The Community Foundation creates a sustainable Legacy

Eileen Connolly-Keesler CFCC
President & CEO

As the community’s convener and trusted foundation partner, the Community Foundation of Collier County carefully deliberated about marking its 35 anniversary this year. The result is a plan highlighting collaboration to tackle local issues and provide a beautiful legacy for generations to come.

 The Foundation partnered with the Naples Botanical Garden on a long-term project to grow 3,500 native trees from hand-selected seeds, nurture them over several months, and distribute young trees for free throughout Collier County.  This project will improve the local landscape and water and air quality while providing shade for humans and homes for wildlife.

 “Like these trees, which provide a legacy for future generations, the Community Foundation of Collier County builds donor legacies to ensure a thriving future for our community,” said Community Foundation President/CEO Eileen Connolly-Keesler.

Bald Cypress Tree

The Community Foundation’s research shows the county lost thousands of trees in Hurricane Irma in 2017, which has harmed wildlife, air and water quality, shade, and aesthetics ever since. The Naples Botanical Garden crew gleaned seeds from trees that thrive in Southwest Florida, benefit the ecosystem and wildlife, and are suited to the region’s climate and storm conditions, such as the bald cypress, golden shower tree, and Florida fiddlewood. Free trees measuring three and four feet will be distributed to the public in various locations throughout the county.

In addition to the Garden distributions in July and August, more giveaways will be scheduled in Everglades City, Marco Island and Immokalee. Each comes with a tag providing information on the plant and how to ensure it will thrive in the landscape for years to come. The Garden also worked with three nonprofits—the Salvation Army, Habitat Collier, and the Guadalupe Center—on site-specific landscaping projects. A tree giveaway will also occur at the grand opening of the Collier County Sports Complex, date to be announced.

Florida Fiddlewood Tree

Naples Botanical Garden CEO Donna McGinnis said the project is a labor of love. Her staff collected the seeds from public lands and nurtured them in the Garden’s nursery. During the pandemic shutdown, a staff member transported all of the saplings to her Golden Gate property on a flatbed, repotted them, and ensured they were properly maintained. “That was an unexpected challenge, but it went well,” McGinnis reported. “It’s been a great project for us, and it’s been so positive. We started planning this way before COVID-19 was on the calendar. It’s been a real morale builder—a piece of good news.”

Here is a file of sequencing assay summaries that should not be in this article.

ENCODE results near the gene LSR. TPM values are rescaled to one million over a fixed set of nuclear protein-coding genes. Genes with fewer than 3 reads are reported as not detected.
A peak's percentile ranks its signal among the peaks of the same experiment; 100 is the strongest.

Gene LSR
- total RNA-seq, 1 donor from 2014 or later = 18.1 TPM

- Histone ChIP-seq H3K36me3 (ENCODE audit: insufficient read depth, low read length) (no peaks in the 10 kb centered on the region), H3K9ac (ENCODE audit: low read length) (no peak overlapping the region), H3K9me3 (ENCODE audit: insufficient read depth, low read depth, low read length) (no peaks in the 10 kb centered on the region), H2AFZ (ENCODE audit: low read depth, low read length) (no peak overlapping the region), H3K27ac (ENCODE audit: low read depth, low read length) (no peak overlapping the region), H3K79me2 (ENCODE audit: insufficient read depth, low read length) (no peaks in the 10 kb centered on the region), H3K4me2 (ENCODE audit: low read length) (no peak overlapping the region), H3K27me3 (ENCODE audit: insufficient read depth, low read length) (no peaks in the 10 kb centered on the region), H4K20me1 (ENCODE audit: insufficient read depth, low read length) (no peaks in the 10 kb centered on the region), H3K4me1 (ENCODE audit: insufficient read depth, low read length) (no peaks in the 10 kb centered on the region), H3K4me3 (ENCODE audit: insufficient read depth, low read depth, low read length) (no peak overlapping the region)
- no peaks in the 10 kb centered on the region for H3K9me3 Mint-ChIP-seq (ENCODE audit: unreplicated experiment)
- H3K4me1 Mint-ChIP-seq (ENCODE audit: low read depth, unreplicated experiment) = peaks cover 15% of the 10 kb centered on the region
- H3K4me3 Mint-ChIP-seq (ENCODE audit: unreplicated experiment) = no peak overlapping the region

In addition to reforesting the county, the Garden’s focus on educating landscapers and residents about the importance of native trees, which are naturally storm resilient and less dependent on irrigation and fertilizer, was another plus to the project.

Golden Shower Tree

 “Getting trees out into the community is exciting, so the idea we could give away 3,500 trees in honor of the Community Foundation’s 35th anniversary and get the word out about what’s best for Southwest Florida, is a win for everybody,” McGinnis said.

 Connolly-Keesler agreed. “At the Community Foundation of Collier County, we are passionate about environmental causes and sustaining our natural resources for the next generation.  We are excited to give this gift to our community that has trusted us for the past 35 years to grow their charitable legacies.”





1110 Pine Ridge Road Suite 200                                                                                                                Naples, Fl 34108

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